Day 1 :
Qingdao University, China
Xin Ning is a graduate of the Peking University (BS, MS) in China and the Case Western Reserve University (PhD) in the USA. He is currently a professor of Materials Science and Textile Engineering in Qingdao, China. Ning has had a long career with the Kimberly-Clark Corporation in the USA, working in progressive technical and management roles leading to the Global Engineering Technical Leader. He joined the Qingdao University in 2016 as its founding director of the Industrial Research Institute of Nonwovens and Technical Textiles (IRINTT). Professor Ning’s research areas are nonwoven materials and processes, technical textile composites, hygiene and medical fabrics, polymer drug delivery systems, environmental engineering materials.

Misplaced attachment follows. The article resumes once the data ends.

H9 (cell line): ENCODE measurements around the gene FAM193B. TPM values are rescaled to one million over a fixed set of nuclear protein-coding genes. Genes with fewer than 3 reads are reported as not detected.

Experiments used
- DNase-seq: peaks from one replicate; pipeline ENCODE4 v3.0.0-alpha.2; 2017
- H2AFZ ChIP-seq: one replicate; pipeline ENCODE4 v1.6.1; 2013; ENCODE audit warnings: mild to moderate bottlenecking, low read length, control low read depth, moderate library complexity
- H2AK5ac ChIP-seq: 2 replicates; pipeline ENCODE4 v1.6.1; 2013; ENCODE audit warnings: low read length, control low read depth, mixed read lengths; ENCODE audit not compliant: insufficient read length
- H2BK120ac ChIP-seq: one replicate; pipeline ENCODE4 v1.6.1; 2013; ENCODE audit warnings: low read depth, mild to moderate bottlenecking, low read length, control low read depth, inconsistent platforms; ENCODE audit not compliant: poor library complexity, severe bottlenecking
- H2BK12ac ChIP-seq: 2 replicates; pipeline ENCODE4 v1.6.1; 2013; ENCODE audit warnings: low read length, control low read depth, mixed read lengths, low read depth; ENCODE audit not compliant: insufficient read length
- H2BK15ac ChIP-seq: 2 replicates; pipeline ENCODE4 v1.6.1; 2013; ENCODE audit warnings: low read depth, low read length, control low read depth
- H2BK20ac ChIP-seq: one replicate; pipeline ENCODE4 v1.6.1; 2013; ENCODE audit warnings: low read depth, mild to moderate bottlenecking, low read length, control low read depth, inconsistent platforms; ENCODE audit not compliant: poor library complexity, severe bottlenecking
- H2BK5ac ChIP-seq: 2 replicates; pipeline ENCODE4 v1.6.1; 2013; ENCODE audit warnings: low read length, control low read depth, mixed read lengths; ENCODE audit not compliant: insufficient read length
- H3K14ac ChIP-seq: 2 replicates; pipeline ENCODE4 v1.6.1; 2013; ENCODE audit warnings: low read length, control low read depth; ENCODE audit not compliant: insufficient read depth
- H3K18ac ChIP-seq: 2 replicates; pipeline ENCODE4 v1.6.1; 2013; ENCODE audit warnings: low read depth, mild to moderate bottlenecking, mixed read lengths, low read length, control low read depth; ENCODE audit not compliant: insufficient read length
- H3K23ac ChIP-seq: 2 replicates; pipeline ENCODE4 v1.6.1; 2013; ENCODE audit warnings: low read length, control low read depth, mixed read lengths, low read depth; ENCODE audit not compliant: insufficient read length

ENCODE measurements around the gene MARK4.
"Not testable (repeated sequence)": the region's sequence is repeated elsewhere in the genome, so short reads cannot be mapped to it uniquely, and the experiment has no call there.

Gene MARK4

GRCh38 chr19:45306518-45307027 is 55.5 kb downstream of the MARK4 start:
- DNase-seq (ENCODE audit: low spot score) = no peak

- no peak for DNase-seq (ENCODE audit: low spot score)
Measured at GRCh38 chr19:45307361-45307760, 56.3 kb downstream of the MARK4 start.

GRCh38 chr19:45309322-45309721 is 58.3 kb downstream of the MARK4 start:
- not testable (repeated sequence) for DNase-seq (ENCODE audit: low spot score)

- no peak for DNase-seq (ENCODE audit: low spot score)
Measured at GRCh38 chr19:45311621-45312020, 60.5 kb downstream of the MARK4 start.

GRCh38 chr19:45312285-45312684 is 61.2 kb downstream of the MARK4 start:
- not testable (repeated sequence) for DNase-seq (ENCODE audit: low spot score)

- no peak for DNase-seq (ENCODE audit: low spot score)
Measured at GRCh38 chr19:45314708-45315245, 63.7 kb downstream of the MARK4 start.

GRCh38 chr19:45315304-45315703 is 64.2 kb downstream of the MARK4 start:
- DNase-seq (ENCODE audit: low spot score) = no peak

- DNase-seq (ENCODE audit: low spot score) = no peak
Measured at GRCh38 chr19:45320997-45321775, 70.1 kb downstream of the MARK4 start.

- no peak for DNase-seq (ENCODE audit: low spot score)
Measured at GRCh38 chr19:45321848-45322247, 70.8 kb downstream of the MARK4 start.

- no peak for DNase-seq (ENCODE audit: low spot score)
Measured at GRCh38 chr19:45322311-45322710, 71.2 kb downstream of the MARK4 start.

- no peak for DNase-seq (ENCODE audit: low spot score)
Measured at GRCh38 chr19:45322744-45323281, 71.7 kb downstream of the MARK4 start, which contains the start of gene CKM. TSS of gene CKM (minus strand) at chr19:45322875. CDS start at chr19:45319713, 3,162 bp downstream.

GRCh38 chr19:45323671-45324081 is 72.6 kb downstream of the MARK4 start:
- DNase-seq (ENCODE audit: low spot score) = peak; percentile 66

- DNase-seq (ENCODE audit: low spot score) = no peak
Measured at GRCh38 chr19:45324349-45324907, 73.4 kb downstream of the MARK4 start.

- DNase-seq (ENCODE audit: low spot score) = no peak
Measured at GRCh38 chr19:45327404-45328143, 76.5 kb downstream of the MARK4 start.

Fibres have traditionally been made through melt or solution processes from macromolecules ranging from proteins to plastic polymers. Most of these fibres have crystalline structures formed by the orderly organization of the constituting molecules and distributed more or less uniformly across the fibre diameter. Segregation of discrete crystalline domains are extremely difficult due to the statistical nature of the formation and growth of these crystalline domains. Here we report a fibrous crystalline nano-sandwich where distinctly different crystalline regions are formed and aligned along the fibre longitudinal direction during the fibre spinning process and locked in place upon solidification. This approach employs side-by-side bicomponent nanofibre electro-spinning where the components are the enantiomerical pairs of PLLA and PDLA. We demonstrate the formation of the PLA stereo-complexes at the junction interphase of the two components through diffusion during the spinning process which subsequently crystallizes into sandwich fibre. The stereo-complex crystalline core in the fibre possesses a melting point 50oC higher than, and properties substantially different from, the regular PLAs at the fringe areas of the fibre. This nano-scale crystalline sandwich fibre structure could conceptually be applied to commercial bicomponent fibre spinning process where the dimensions are scaled to the micrometres instead of nanometers.